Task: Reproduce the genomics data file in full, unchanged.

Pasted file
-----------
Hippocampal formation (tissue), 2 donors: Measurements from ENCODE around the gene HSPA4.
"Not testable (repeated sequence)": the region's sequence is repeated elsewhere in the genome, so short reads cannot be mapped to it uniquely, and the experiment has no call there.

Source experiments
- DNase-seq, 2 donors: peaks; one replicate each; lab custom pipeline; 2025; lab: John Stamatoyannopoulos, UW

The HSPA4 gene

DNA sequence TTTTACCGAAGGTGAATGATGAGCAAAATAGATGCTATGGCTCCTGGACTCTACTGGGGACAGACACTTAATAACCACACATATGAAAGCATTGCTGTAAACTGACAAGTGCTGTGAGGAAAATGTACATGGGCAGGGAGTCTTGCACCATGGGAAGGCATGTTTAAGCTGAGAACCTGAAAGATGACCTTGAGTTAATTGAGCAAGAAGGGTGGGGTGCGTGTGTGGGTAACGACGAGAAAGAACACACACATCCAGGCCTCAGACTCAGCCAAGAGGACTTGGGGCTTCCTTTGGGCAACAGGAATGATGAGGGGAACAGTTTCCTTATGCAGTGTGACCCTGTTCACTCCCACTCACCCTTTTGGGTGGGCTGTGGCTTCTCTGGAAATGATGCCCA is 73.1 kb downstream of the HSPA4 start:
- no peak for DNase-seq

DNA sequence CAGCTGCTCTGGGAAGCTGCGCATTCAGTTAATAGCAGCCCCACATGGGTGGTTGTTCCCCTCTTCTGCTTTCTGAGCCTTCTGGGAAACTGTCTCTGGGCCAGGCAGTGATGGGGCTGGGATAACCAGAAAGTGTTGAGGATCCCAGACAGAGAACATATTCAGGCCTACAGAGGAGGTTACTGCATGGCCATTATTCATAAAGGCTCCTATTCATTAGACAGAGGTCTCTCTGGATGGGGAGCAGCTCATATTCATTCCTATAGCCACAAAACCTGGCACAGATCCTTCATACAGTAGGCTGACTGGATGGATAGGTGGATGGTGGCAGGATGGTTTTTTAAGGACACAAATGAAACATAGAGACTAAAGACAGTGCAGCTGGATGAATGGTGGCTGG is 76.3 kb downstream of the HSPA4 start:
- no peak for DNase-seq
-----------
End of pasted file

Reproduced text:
Hippocampal formation (tissue), 2 donors: Measurements from ENCODE around the gene HSPA4.
"Not testable (repeated sequence)": the region's sequence is repeated elsewhere in the genome, so short reads cannot be mapped to it uniquely, and the experiment has no call there.

Source experiments
- DNase-seq, 2 donors: peaks; one replicate each; lab custom pipeline; 2025; lab: John Stamatoyannopoulos, UW

The HSPA4 gene

DNA sequence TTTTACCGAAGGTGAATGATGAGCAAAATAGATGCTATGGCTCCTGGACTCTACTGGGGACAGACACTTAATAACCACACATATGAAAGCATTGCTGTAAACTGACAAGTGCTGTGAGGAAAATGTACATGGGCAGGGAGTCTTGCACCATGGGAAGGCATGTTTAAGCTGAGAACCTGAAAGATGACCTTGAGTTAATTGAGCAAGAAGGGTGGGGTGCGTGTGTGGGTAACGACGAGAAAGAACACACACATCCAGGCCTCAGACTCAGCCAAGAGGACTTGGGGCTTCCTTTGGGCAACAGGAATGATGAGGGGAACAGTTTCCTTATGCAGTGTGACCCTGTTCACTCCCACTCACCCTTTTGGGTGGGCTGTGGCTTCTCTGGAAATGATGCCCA is 73.1 kb downstream of the HSPA4 start:
- no peak for DNase-seq

DNA sequence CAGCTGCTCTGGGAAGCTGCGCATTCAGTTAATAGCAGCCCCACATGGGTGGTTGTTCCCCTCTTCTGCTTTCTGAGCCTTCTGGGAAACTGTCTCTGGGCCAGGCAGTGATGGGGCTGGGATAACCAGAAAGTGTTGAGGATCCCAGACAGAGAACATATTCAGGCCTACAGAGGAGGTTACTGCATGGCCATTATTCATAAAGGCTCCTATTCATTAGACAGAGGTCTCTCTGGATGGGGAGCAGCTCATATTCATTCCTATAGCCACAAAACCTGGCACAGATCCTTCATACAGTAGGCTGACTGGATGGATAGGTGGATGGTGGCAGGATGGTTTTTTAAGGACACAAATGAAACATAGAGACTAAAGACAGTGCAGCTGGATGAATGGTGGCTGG is 76.3 kb downstream of the HSPA4 start:
- no peak for DNase-seq